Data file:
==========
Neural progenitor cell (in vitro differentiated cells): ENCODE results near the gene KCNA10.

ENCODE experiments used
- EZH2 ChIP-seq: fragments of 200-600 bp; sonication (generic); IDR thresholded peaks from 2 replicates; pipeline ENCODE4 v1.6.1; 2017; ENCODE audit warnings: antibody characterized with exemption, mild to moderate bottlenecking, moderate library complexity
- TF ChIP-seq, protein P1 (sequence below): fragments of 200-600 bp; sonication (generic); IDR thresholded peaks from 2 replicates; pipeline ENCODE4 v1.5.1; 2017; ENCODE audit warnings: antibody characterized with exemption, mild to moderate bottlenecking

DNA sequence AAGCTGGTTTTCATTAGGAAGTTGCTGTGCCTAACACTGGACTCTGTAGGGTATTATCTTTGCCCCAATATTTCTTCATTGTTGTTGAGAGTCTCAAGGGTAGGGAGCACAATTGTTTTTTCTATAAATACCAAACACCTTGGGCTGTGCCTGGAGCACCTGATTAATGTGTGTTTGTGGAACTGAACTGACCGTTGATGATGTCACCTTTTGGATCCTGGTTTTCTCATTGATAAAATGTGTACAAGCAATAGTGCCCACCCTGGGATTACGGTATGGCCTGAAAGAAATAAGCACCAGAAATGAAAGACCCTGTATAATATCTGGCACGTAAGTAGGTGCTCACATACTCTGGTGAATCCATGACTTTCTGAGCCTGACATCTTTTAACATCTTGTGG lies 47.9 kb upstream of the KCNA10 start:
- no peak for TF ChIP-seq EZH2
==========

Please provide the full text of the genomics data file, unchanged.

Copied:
Neural progenitor cell (in vitro differentiated cells): ENCODE results near the gene KCNA10.

ENCODE experiments used
- EZH2 ChIP-seq: fragments of 200-600 bp; sonication (generic); IDR thresholded peaks from 2 replicates; pipeline ENCODE4 v1.6.1; 2017; ENCODE audit warnings: antibody characterized with exemption, mild to moderate bottlenecking, moderate library complexity
- TF ChIP-seq, protein P1 (sequence below): fragments of 200-600 bp; sonication (generic); IDR thresholded peaks from 2 replicates; pipeline ENCODE4 v1.5.1; 2017; ENCODE audit warnings: antibody characterized with exemption, mild to moderate bottlenecking

DNA sequence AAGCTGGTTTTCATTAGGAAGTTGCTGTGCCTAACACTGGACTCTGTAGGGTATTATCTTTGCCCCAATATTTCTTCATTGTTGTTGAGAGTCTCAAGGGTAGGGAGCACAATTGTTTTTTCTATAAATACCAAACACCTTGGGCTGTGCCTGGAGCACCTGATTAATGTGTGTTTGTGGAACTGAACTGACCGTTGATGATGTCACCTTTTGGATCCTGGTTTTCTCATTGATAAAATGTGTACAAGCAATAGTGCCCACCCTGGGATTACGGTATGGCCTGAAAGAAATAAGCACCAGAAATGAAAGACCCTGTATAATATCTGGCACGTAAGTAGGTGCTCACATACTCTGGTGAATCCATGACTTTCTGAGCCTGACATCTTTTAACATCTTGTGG lies 47.9 kb upstream of the KCNA10 start:
- no peak for TF ChIP-seq EZH2